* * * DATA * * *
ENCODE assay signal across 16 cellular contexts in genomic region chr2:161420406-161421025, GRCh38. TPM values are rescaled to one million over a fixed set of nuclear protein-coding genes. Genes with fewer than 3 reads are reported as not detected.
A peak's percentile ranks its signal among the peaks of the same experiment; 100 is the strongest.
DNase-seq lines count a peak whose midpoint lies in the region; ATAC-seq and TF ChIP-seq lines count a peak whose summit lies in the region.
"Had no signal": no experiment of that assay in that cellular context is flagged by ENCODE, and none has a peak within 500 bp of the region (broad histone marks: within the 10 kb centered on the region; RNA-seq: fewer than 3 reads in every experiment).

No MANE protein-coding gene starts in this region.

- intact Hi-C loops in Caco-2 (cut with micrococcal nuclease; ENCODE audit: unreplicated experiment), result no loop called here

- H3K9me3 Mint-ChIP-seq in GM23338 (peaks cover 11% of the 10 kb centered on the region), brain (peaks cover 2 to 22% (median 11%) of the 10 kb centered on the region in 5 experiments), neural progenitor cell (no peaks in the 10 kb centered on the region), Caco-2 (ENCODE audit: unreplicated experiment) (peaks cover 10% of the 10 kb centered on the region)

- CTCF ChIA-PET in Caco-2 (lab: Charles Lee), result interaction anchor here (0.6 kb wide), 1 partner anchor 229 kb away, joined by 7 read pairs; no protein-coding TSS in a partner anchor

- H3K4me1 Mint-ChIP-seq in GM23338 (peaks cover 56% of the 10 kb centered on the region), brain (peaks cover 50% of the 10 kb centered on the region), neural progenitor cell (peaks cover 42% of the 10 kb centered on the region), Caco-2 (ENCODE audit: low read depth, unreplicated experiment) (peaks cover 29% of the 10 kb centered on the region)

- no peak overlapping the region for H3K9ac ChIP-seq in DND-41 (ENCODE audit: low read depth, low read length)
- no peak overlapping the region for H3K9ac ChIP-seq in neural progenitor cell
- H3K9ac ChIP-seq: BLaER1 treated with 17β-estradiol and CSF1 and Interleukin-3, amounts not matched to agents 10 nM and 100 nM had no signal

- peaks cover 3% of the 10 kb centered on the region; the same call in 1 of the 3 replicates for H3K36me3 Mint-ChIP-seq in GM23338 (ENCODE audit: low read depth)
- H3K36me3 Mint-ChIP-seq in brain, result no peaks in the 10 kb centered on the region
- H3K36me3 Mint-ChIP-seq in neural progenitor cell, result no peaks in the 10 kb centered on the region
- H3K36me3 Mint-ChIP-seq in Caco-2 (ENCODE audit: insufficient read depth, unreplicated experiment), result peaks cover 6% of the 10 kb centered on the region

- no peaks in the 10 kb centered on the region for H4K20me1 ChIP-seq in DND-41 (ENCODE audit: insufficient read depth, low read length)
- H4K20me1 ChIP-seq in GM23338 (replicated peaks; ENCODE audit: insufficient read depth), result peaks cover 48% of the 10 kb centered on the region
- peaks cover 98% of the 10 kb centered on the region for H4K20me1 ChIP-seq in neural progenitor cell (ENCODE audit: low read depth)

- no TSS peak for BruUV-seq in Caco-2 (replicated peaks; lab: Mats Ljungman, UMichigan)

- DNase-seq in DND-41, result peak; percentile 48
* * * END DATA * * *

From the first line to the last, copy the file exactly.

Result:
ENCODE assay signal across 16 cellular contexts in genomic region chr2:161420406-161421025, GRCh38. TPM values are rescaled to one million over a fixed set of nuclear protein-coding genes. Genes with fewer than 3 reads are reported as not detected.
A peak's percentile ranks its signal among the peaks of the same experiment; 100 is the strongest.
DNase-seq lines count a peak whose midpoint lies in the region; ATAC-seq and TF ChIP-seq lines count a peak whose summit lies in the region.
"Had no signal": no experiment of that assay in that cellular context is flagged by ENCODE, and none has a peak within 500 bp of the region (broad histone marks: within the 10 kb centered on the region; RNA-seq: fewer than 3 reads in every experiment).

No MANE protein-coding gene starts in this region.

- intact Hi-C loops in Caco-2 (cut with micrococcal nuclease; ENCODE audit: unreplicated experiment), result no loop called here

- H3K9me3 Mint-ChIP-seq in GM23338 (peaks cover 11% of the 10 kb centered on the region), brain (peaks cover 2 to 22% (median 11%) of the 10 kb centered on the region in 5 experiments), neural progenitor cell (no peaks in the 10 kb centered on the region), Caco-2 (ENCODE audit: unreplicated experiment) (peaks cover 10% of the 10 kb centered on the region)

- CTCF ChIA-PET in Caco-2 (lab: Charles Lee), result interaction anchor here (0.6 kb wide), 1 partner anchor 229 kb away, joined by 7 read pairs; no protein-coding TSS in a partner anchor

- H3K4me1 Mint-ChIP-seq in GM23338 (peaks cover 56% of the 10 kb centered on the region), brain (peaks cover 50% of the 10 kb centered on the region), neural progenitor cell (peaks cover 42% of the 10 kb centered on the region), Caco-2 (ENCODE audit: low read depth, unreplicated experiment) (peaks cover 29% of the 10 kb centered on the region)

- no peak overlapping the region for H3K9ac ChIP-seq in DND-41 (ENCODE audit: low read depth, low read length)
- no peak overlapping the region for H3K9ac ChIP-seq in neural progenitor cell
- H3K9ac ChIP-seq: BLaER1 treated with 17β-estradiol and CSF1 and Interleukin-3, amounts not matched to agents 10 nM and 100 nM had no signal

- peaks cover 3% of the 10 kb centered on the region; the same call in 1 of the 3 replicates for H3K36me3 Mint-ChIP-seq in GM23338 (ENCODE audit: low read depth)
- H3K36me3 Mint-ChIP-seq in brain, result no peaks in the 10 kb centered on the region
- H3K36me3 Mint-ChIP-seq in neural progenitor cell, result no peaks in the 10 kb centered on the region
- H3K36me3 Mint-ChIP-seq in Caco-2 (ENCODE audit: insufficient read depth, unreplicated experiment), result peaks cover 6% of the 10 kb centered on the region

- no peaks in the 10 kb centered on the region for H4K20me1 ChIP-seq in DND-41 (ENCODE audit: insufficient read depth, low read length)
- H4K20me1 ChIP-seq in GM23338 (replicated peaks; ENCODE audit: insufficient read depth), result peaks cover 48% of the 10 kb centered on the region
- peaks cover 98% of the 10 kb centered on the region for H4K20me1 ChIP-seq in neural progenitor cell (ENCODE audit: low read depth)

- no TSS peak for BruUV-seq in Caco-2 (replicated peaks; lab: Mats Ljungman, UMichigan)

- DNase-seq in DND-41, result peak; percentile 48